Tatyana McFadden: Record-setting wheelchair racer has sights set on skiing

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As a baby, she was an orphan in Russia who used her hands to get around. Then at 15 years old, Tatyana McFadden was the youngest person ever to be a part of the USA Track and Field team at the Athens Paralympic games. Now the University of Illinois student wants to master another sport.

If someone hasn't heard of McFadden, they probably will because not only is she a three-time gold medalist, but she is the first person ever to win four of the marathon majors: London, Boston, Chicago and New York City. Now the wheelchair racer has her sights set on skiing in next years winter games.

Walk by Tatyana McFadden on the street and someone may not know they're walking by a 10-time paralympic medalist and the only person ever to win four of the marathon majors.

She lived in an orphanage the first six years of her life. Everywhere she went, she walked on her hands.

"My legs were atrophied behind my back and so that's the only way I could get around," McFadden said.

Born with spina bifida, the 24 year old defied the odds at birth.

"I was laying in the hospital with my back open for 21 days, had no medical procedures, no medical attention," she said.

She was operated on and then at six years old she was adopted and moved to the states.

"The first time I got involved with sports was just to get healthy, was just to gain independence, strength, to be able to do daily life activities," she explained.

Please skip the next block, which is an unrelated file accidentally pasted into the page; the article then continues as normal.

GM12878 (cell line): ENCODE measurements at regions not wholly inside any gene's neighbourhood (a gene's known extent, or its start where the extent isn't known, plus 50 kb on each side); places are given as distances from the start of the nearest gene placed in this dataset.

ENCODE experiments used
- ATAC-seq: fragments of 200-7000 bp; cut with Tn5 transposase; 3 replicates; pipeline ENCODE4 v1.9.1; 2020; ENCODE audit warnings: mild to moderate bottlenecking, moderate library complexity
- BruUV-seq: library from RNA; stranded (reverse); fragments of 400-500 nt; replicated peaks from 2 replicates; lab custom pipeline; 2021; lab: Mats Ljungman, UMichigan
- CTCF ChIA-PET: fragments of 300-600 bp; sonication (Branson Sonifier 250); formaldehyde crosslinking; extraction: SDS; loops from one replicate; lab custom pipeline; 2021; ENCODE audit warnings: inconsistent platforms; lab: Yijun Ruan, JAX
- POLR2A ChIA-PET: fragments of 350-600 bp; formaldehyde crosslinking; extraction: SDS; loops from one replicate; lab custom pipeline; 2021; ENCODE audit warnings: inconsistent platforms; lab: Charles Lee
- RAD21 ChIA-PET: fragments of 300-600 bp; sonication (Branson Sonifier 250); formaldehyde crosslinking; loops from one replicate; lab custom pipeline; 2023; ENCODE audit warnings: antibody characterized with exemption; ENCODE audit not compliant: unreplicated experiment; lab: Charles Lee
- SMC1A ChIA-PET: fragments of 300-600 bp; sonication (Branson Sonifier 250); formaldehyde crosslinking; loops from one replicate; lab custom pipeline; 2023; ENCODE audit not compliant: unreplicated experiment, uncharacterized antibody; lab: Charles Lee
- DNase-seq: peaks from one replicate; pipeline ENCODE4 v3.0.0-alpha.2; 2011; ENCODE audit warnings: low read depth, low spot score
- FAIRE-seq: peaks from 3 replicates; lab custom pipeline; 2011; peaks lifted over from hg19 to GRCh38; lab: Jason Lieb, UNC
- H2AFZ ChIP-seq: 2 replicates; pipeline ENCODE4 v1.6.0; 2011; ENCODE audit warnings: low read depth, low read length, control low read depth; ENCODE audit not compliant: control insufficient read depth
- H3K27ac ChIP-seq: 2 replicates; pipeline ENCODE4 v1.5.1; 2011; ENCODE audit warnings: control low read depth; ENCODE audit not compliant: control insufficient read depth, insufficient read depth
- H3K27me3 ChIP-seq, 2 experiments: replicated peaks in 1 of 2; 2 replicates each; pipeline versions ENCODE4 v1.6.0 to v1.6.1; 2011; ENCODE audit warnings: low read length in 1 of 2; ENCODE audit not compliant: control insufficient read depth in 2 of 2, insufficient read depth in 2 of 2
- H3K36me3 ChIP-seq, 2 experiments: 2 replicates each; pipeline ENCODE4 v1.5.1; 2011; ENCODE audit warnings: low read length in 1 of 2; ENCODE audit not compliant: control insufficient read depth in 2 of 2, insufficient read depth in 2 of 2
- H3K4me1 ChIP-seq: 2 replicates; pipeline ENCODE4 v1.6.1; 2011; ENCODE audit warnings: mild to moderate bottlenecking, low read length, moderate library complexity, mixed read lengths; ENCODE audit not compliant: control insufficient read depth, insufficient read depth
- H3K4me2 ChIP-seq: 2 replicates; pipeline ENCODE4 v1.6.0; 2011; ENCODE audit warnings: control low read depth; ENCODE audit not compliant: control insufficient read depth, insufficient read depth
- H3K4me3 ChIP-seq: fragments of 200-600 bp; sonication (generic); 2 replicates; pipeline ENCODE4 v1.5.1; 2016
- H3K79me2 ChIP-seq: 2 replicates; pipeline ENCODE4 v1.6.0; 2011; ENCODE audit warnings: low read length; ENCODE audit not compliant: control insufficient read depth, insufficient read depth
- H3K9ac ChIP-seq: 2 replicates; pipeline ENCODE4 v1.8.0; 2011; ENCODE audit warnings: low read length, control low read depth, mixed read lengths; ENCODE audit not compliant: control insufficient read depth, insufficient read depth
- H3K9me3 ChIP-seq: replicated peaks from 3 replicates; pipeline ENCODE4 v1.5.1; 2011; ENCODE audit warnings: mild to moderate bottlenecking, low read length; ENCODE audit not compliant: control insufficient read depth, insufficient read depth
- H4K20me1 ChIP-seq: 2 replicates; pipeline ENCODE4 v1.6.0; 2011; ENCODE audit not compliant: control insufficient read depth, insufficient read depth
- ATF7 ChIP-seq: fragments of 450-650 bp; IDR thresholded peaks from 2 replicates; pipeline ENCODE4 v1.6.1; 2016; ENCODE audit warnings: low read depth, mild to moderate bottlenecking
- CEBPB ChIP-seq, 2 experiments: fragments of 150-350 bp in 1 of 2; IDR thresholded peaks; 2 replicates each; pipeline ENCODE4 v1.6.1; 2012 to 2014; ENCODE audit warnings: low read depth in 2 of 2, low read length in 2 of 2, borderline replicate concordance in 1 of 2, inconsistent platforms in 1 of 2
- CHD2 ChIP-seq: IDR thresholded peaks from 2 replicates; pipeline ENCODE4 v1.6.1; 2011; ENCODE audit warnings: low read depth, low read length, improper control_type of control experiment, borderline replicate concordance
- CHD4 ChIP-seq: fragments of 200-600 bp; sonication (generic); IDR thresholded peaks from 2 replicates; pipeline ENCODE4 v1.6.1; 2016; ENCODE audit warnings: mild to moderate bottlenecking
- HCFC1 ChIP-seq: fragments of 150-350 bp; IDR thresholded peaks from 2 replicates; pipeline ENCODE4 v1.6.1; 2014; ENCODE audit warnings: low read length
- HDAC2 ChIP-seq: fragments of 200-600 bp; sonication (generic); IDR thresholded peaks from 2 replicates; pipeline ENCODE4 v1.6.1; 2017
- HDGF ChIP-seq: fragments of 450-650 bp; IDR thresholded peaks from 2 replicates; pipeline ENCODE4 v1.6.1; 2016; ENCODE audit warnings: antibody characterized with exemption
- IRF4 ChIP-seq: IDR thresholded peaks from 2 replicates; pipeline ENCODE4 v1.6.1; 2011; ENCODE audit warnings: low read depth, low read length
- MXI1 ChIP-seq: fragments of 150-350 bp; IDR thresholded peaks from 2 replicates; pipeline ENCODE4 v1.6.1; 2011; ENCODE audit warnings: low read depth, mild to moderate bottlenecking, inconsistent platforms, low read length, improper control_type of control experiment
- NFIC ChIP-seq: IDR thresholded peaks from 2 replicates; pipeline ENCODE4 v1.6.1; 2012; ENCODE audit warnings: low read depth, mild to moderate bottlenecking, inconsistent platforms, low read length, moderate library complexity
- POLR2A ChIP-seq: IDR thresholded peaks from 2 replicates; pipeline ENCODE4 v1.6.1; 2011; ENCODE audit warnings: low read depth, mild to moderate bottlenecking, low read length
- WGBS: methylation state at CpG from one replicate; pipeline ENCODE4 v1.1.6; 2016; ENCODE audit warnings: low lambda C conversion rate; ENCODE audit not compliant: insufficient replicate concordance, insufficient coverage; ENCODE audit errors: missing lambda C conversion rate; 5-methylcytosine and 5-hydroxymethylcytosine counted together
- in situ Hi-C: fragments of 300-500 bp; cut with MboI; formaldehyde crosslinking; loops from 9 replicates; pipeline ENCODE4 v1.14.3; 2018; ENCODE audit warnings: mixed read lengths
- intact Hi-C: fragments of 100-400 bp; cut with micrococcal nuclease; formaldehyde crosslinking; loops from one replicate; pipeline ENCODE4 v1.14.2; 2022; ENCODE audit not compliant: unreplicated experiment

She fell in love with wheelchair racing. She's nicknamed "Beast" in the training room, 49 weeks out of the year and up to 14 hours a week, McFadden practices.

"That's just what it takes to be successful at the highest level, that's the type of volume that you have to build," said Head Coach Adam Bleakney.

But now McFadden prepares for her newest uphill climb, Nordic Skiing in the Sochi winter games.

"In terms of, I'm just talking about fitness and power, I would put Tatyana up against any other female in the world," Bleakney said.

McFadden's just several weeks into training. On Monday, she did 52 minutes of erging.

"For cross country skiing it takes strength and endurance, which I have, it's just technique is what I'm still learning," McFadden said.

But snow and hills don't seem like too big a challenge for a beast.

McFadden and her coach expect her to qualify for next years Olympic games, but she will be training with a special ski coach. This would be her first time at the winter games.

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